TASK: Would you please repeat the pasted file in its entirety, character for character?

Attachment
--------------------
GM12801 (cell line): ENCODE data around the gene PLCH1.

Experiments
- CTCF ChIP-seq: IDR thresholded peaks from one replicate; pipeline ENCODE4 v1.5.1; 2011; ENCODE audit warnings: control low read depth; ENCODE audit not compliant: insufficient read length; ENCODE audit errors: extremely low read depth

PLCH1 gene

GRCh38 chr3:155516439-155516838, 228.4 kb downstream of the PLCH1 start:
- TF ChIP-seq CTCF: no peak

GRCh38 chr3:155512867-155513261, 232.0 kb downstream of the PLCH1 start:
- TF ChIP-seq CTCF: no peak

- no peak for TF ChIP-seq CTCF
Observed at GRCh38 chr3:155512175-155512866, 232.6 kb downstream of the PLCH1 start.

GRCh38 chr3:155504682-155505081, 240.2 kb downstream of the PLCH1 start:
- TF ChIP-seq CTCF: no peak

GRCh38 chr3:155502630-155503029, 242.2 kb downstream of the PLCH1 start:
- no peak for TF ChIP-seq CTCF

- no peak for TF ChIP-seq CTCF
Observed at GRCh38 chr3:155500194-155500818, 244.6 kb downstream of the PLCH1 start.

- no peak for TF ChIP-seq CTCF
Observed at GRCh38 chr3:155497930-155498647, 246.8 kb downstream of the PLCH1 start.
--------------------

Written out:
GM12801 (cell line): ENCODE data around the gene PLCH1.

Experiments
- CTCF ChIP-seq: IDR thresholded peaks from one replicate; pipeline ENCODE4 v1.5.1; 2011; ENCODE audit warnings: control low read depth; ENCODE audit not compliant: insufficient read length; ENCODE audit errors: extremely low read depth

PLCH1 gene

GRCh38 chr3:155516439-155516838, 228.4 kb downstream of the PLCH1 start:
- TF ChIP-seq CTCF: no peak

GRCh38 chr3:155512867-155513261, 232.0 kb downstream of the PLCH1 start:
- TF ChIP-seq CTCF: no peak

- no peak for TF ChIP-seq CTCF
Observed at GRCh38 chr3:155512175-155512866, 232.6 kb downstream of the PLCH1 start.

GRCh38 chr3:155504682-155505081, 240.2 kb downstream of the PLCH1 start:
- TF ChIP-seq CTCF: no peak

GRCh38 chr3:155502630-155503029, 242.2 kb downstream of the PLCH1 start:
- no peak for TF ChIP-seq CTCF

- no peak for TF ChIP-seq CTCF
Observed at GRCh38 chr3:155500194-155500818, 244.6 kb downstream of the PLCH1 start.

- no peak for TF ChIP-seq CTCF
Observed at GRCh38 chr3:155497930-155498647, 246.8 kb downstream of the PLCH1 start.